Understanding Asthma Part 2: Treatment

A mom wrinkles her brow and  hands me a bulging bag of inhalers. “Which medicine is the ‘quick fix’ inhaler? And which medicine is the ‘controller’ inhaler?” she asks.

Perfecting a treatment regimen for a child with asthma initially can be tricky and confusing for parents. But don’t panic. There are simple medication schedules and environmental changes which not only thwart asthma flare ups, but also keep lungs calm between episodes. The goal is to abolish all symptoms of asthma. Here are some commonly used measures used in non-hospitalized patients:

For asthma flares


Albuterol (brand  names Proair, Proventil, Ventolin). When inhaled, this medicine works directly on the lungs by opening up the millions of tiny airways constricted during an attack. Albuterol is given via nebulizer or inhaler. A nebulizer machine areosolizes albuterol  and pipes a mist of medicine into a child’s lungs through a mask or mouth piece.



For kids who use inhalers, we provide a spacer, a clear plastic tube about the size of a toilet paper tube which suspends the medication and gives the child time to slowly breathe in the medication. Without a spacer, t
he administration technique can be tricky and even adults use inhalers incorrectly. Albuterol in a drinkable form does exist but is less effective and has more side effects.


Prednisone (brand names include Prelone, Prednisolone, Orapred): Given orally in the form of pills or liquid, this steroid medicine acts to decrease inflammation inside the lungs. The kind of steroid given is not the same kind used illegally in athletics. While steroids in the short term can cause side effects such as belly pain and behavior changes, if needed, the advantages of improving breathing greatly outweigh these temporary and reversable side effects. However, if your child has received a couple rounds of steroids in the past year, talk to your pediatrician about preventative measures to avoid the long term side effects of continual steroid use. 

Quick environmental changes One winter a few years ago, a new live Christmas tree triggered an asthma attack in my patient. The only way he felt comfortable breathing in his own home was for the family to get rid of the dusty tree. Smoke and perfume can also spasm lungs. If you know Aunt Mildred smells like a flower factory, run away from her suffocating hug. Kids should avoid smoking and avoid being around others who smoke.


For asthma prevention


Taking preventative, or controller medicines for asthma is like taking a vitamin. They are not “quick fixes” but they can calm lungs and prevent asthma symptoms when used over time.

Inhaled steroids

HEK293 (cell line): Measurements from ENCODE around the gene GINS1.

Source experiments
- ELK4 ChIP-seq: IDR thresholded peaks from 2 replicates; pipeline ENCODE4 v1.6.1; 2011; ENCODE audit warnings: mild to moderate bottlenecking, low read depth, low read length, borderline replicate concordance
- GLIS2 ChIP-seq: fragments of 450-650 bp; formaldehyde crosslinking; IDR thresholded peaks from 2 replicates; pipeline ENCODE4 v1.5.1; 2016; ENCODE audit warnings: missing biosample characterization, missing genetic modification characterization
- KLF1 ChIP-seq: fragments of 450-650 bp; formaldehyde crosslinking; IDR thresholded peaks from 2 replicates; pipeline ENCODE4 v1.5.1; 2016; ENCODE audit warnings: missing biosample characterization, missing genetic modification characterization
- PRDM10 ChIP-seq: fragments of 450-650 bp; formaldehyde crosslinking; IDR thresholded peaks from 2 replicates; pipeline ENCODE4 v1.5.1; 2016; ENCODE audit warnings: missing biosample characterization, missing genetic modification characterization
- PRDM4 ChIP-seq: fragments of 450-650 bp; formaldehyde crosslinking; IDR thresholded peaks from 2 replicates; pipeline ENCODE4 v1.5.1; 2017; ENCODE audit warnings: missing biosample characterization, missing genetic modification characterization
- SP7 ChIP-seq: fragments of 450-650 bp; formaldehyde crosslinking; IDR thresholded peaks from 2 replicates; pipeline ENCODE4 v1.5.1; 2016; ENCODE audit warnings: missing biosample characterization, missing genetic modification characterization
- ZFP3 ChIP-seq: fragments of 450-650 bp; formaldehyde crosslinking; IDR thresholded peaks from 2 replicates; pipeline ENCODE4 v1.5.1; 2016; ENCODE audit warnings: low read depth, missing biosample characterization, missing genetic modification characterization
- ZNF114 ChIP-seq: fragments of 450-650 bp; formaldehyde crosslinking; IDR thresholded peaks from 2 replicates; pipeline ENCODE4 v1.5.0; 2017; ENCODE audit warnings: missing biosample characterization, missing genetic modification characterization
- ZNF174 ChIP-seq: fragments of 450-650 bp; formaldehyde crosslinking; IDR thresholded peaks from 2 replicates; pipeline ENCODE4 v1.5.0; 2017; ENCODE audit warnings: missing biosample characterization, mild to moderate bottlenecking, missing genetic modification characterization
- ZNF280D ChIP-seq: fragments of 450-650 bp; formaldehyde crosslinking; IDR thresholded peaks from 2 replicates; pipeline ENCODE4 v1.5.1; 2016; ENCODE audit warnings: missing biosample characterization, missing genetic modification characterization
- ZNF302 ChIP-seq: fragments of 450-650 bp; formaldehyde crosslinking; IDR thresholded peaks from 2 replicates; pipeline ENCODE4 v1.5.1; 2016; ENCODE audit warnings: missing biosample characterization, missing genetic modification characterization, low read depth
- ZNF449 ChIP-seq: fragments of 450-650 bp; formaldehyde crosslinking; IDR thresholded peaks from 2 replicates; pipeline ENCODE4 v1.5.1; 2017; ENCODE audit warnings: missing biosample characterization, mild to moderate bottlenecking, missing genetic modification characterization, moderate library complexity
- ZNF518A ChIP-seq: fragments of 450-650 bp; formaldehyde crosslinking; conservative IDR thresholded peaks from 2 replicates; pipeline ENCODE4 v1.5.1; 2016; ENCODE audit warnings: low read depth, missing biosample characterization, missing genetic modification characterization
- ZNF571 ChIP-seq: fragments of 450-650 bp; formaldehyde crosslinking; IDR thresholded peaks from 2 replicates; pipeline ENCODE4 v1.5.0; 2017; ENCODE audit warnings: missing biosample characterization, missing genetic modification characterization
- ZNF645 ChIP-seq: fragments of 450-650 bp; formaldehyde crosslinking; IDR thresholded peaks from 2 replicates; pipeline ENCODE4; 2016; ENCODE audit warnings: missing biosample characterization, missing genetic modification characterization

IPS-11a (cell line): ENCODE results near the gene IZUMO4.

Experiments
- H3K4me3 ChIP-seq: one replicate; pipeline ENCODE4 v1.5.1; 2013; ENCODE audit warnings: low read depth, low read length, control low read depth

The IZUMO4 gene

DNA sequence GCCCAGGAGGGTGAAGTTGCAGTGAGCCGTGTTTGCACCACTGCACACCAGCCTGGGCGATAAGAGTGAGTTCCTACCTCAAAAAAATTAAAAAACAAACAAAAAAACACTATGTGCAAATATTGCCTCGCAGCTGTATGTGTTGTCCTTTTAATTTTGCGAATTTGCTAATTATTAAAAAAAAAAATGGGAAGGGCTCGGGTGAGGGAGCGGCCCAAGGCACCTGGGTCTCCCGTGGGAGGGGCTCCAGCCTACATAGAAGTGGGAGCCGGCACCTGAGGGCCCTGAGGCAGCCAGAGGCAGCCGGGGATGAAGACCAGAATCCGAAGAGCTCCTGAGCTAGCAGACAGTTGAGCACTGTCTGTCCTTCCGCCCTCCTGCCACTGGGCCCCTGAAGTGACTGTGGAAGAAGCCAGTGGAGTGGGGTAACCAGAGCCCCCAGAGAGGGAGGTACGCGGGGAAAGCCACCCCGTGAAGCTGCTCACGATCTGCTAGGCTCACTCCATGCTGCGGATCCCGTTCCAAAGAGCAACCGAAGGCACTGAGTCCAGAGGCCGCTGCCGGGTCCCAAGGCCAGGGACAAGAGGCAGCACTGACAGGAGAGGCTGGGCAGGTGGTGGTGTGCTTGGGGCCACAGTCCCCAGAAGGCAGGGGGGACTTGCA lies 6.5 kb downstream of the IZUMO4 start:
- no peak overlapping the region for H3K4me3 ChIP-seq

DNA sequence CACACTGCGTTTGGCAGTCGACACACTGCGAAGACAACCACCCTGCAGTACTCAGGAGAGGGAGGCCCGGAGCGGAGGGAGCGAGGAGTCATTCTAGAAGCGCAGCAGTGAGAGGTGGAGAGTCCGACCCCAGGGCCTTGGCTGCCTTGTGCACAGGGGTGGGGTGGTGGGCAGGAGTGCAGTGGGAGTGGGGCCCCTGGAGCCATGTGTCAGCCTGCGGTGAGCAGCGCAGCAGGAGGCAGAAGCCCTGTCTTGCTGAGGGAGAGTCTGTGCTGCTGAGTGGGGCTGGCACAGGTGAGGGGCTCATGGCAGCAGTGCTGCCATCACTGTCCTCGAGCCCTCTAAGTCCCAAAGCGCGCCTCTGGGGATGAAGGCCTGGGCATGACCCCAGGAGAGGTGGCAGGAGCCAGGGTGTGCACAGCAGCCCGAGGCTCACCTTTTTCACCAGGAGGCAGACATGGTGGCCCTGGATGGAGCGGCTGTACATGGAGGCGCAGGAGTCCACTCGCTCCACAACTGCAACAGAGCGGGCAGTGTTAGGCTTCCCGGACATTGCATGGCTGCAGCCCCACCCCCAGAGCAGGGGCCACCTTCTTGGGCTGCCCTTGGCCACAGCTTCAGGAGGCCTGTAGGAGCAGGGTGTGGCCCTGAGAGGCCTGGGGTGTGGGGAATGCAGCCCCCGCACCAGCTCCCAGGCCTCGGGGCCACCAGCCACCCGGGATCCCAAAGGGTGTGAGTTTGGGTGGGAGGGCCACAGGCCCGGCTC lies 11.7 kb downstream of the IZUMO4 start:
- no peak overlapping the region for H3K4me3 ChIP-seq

(brand names Flovent or Pulmicort, for example) work directly on lungs and do not cause the side effects of oral steroids because they are not absorbed into the rest of the body. These medicines work over time to stop mucus buildup inside the lungs so that the lungs are not as sensitive to triggers such as cold viruses. 


Monteleukoclast (brand name Singulair)  also used to treat nasal allergies, limits the number and severity of asthma attacks as well by decreasing inflammation at a different point than steroids. It comes as a tiny pill kids chew or swallow daily.

Avoid allergy triggers  (see our allergy post ) and respiratory irritants such as smoke. Even if you smoke a cigarette outside, smoke clings to clothing and your child can be affected.


Treat acid reflux appropriately. Sometimes asthma is triggered by reflux, or heartburn. If stomach acid refluxes back up into the food pipe (esophagus), that acid could tickle your child’s airways which lie next to the esophagus.


Avoid Respiratory Viruses and the flu. Teach your child good hand washing techniques and get yearly flu shots. Parents should schedule their children’s flu vaccines as soon as the vaccines are availiable.


Use Peak flow meters. Peak flow meters are small, hand-held devices that measure how well your child’s lungs are functioning and can detect an impending asthma flair before the cough or symptoms are obvious. The child blows as hard as he can into the small plastic air chamber and gets a number score. Baseline scores depend mostly on a child’s height, and the meters come with charts to guide what your child’s best score on a good day should be. The child tracks his scores daily until his baseline is well established. Then, if the child starts with a runny nose, he begins using his peak flow meter. If the number drops from baseline, treatment medicine (albuterol) is started. An asthma attack may be prevented because the attack is treated before symptoms get bad. 


Some parents are familiar with asthma because they grew up with the condition themselves, but these parents should know that health care providers treat asthma in kids differently than in adults. For example, asthma is one of the few examples where medicine such as albuterol can be dosed higher in young children than in adults. Also some treatment guidelines have been improved upon recently and may differ from how parents recall their own asthma was managed as children.  A doctor friend now in his 50’s said his parent used to give him a substance to induce vomiting. After vomiting, the adrenaline rush would open up his airways.


Don’t do that. We can do better so that both you and your child can breathe easy about asthma.


Julie Kardos, MD with Naline Lai, MD
©2010 Two Peds in a Pod℠

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  • Reply Enterovirus D68, RSV, The flu! How do I know my kid’s having trouble breathing?Two Peds in a Pod® September 10, 2014 at 2:12 pm

    […] posts.  Understanding Asthma Part I explains asthma and lists common symptoms of asthma and  Understanding Asthma Part II tells how to treat asthma, summarizes commonly used asthma medicine, and offers environmental […]

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